Canada Geese
I also see lots of animals in the forests around us, and in the nearby little lake and ponds. On a recent mountain bike ride, I paused for a break, and a skunk walked calmly across the path I had just ridden down. I stayed very still and watched the cute little cat-like animal stroll by. 

On my forest hikes, I often stand by one of the many ponds to see what I can see. The largest pond is home to many ducks (buffleheads, mallards). One day, the two Canada geese shown in the photo were there. They were disturbed by my presence and kept swimming back and forth in front of me, honking loudly. I went back on the trail and came out again at a different viewing spot. The two geese spotted me instantly and swam over to chase me away. That same day, I saw some Brant geese come to the pond. Brant geese are a protected species that migrate through this area in the spring. When the Brants tried to land, the Canada geese chased them away.

Clams at the Estuary
I have read that there are at least six cougar dens on this peninsula where we live. Although my son and my neighbours have seen cougars here, I haven't seen one. There is reported to be a resident bear. I haven't seen it, but I did see a bear this spring in nearby Coombs. It was on the bike path, so we took a little detour on our bicycles.

My Daughter and Oysters

Abundant Ocean

Our peninsula is surrounded on three sides by the ocean and its great abundance of life. Last week, there was a pod of Orcas (Killer Whales) in the bay on the far side of the peninsula. I didn't see them, but a number of people posted pictures and videos.

There are many sea lions and seals here. In the spring and fall, from everywhere in the area you can hear sea lions barking. We have not gone fishing much, but when we went out on our friend's boat last week, Rob dropped a line. He caught and released a small ling cod. Last week, hiking along the shore with my daughter, I saw sea stars and sea anemones. We gathered some oysters and few clams.

Kate Takes a Breather
We don't have an oyster knife for shucking oysters, but we managed to shuck them using a screwdriver and one of Rob's sturdy knives. We each slurped down a couple of raw oysters, and the rest of the dozen went into a seafood chowder, along with a handful of clams. Delicious! Afterwards, we returned the shells to the beach. (Note that we carefully read the government website beforehand to make sure that we were gathering the shellfish in an area that was safe and permitted.)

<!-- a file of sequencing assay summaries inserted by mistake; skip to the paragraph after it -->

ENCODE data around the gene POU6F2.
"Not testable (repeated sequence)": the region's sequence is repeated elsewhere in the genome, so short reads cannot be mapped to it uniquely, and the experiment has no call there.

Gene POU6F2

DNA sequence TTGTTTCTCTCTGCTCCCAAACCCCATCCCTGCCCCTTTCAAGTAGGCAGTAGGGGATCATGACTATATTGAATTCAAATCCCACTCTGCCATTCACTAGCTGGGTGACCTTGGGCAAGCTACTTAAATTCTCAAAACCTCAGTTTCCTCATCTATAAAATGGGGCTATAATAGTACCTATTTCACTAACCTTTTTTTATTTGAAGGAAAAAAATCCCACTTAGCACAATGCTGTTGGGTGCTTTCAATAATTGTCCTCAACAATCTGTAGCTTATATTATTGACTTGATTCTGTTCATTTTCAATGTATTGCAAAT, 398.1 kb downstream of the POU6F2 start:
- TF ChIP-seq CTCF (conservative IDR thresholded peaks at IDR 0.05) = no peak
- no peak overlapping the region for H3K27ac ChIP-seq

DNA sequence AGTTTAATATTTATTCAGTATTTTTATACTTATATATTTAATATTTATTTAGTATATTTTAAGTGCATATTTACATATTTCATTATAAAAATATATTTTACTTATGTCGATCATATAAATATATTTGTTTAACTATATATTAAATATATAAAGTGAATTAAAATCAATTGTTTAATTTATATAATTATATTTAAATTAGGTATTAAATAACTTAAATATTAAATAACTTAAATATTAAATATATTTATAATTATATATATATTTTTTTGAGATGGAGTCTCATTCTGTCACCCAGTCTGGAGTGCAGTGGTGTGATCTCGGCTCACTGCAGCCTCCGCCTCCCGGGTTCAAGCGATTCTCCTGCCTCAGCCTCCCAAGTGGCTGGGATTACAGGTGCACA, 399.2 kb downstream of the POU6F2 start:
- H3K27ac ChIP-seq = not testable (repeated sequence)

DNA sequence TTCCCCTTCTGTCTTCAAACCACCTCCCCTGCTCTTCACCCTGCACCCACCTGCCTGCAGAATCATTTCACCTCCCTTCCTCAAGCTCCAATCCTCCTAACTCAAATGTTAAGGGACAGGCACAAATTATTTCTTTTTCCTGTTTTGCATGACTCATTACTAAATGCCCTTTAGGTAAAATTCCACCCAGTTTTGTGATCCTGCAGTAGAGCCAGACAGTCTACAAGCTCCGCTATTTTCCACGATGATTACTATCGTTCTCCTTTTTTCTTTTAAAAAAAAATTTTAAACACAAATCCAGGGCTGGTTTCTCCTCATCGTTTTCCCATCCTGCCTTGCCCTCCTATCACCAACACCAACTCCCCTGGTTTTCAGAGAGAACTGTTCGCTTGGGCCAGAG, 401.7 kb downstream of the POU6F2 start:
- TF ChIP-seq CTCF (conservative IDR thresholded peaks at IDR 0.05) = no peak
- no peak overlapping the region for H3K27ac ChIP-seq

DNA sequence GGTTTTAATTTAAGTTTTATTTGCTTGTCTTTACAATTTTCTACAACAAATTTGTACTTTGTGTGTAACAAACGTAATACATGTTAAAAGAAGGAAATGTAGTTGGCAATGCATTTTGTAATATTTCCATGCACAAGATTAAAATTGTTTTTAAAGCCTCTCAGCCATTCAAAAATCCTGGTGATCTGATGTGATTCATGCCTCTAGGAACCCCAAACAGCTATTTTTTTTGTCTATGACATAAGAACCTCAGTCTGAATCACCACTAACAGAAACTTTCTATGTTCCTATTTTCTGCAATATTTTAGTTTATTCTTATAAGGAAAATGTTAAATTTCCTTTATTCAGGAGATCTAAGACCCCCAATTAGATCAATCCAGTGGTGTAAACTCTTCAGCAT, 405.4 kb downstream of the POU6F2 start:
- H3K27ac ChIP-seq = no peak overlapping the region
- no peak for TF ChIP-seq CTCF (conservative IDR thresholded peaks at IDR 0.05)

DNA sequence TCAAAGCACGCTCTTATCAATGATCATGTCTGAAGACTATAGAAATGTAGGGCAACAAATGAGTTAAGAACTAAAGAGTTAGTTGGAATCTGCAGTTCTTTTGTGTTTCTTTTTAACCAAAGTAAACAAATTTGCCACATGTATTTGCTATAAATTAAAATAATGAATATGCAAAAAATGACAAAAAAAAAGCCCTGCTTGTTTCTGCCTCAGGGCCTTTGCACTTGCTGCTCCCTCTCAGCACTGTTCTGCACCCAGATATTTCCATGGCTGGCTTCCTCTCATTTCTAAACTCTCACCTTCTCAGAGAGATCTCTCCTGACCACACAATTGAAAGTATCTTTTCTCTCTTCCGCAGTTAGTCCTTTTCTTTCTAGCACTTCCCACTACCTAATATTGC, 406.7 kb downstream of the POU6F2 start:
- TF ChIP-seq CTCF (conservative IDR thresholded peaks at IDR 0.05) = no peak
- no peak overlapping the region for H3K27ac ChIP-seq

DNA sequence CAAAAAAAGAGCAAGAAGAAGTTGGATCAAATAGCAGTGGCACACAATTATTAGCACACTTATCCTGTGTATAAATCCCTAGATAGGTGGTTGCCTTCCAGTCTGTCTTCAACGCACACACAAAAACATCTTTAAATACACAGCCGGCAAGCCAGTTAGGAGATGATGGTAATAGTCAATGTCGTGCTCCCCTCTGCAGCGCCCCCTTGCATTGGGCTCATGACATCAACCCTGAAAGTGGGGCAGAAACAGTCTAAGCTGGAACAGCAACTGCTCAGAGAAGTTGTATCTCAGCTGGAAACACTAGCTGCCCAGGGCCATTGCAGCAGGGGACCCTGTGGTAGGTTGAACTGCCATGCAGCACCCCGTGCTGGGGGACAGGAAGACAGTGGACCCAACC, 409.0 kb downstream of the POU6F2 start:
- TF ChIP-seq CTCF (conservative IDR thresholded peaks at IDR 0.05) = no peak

The Pets

Oliver Sitting on my Legs
Of course, no blog post about animals would be complete without mentioning those important fur-covered family members, Kate and Oliver. Kate is our elderly Blue Heeler cross. She still loves her hikes and walks with me, but now I have to take it slowly and give her lots of rest breaks. She also likes to cool off along the way in a pond or the lake.

Oliver, our cat, also is elderly. He is quite hobbled with arthritis. He loves to bask in the sun, or sleep on a chair out on the deck. If we're in the yard, he follows us around. He's a very cuddly guy.

 

A Frog Story

A Frog in Our Pond
This spring, a frog appeared in our pond. I was thrilled to welcome this new pond resident. At first, every time I came near the pond, it jumped into the water. But after awhile, it became used to me and would just sit there blinking and sunning itself as I fed the fish.

A few days ago, I went online to try to determine what type of frog it was. We have a serious problem on Vancouver Island with an invasive species of frog, the American Bullfrog, which has been taking over wetlands and killing native species of frogs. It is a voracious predator that can eat fish, mice, painted turtles, salamanders, ducklings, and other small birds. That's why I was so excited to welcome what I thought was a native species of frog to our pond. I believed our frog was not an American Bullfrog because it was smaller than other bullfrogs I've seen, and also because it didn't produce the easy-to-identify bullfrog croak.